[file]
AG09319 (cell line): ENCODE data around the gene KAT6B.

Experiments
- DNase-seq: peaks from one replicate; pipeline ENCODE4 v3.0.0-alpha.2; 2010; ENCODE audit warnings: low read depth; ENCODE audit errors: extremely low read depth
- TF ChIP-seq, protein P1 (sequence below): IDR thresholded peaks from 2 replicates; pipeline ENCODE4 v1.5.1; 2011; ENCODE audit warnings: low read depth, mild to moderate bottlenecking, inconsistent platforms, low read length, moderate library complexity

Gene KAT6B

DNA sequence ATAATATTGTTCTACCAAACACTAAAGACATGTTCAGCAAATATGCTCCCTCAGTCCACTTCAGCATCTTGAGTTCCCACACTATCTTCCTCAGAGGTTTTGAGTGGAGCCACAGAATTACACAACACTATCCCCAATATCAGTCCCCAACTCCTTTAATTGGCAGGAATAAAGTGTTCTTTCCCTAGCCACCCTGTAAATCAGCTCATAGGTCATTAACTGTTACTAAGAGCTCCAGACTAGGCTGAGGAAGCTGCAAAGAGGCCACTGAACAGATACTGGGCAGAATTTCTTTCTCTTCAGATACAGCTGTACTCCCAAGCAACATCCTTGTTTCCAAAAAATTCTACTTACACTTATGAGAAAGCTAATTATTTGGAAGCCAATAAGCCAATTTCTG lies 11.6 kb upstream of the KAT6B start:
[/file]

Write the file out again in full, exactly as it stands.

AG09319 (cell line): ENCODE data around the gene KAT6B.

Experiments
- DNase-seq: peaks from one replicate; pipeline ENCODE4 v3.0.0-alpha.2; 2010; ENCODE audit warnings: low read depth; ENCODE audit errors: extremely low read depth
- TF ChIP-seq, protein P1 (sequence below): IDR thresholded peaks from 2 replicates; pipeline ENCODE4 v1.5.1; 2011; ENCODE audit warnings: low read depth, mild to moderate bottlenecking, inconsistent platforms, low read length, moderate library complexity

Gene KAT6B

DNA sequence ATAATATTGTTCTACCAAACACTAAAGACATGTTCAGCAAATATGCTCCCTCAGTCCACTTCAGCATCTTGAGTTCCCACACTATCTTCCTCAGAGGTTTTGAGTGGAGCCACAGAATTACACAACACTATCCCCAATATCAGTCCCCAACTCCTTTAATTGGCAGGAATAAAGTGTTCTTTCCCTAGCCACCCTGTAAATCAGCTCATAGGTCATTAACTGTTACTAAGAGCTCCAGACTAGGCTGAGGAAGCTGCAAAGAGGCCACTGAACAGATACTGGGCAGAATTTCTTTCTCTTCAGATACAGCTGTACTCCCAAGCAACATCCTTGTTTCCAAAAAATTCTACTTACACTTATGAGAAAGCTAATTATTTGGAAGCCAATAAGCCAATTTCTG lies 11.6 kb upstream of the KAT6B start: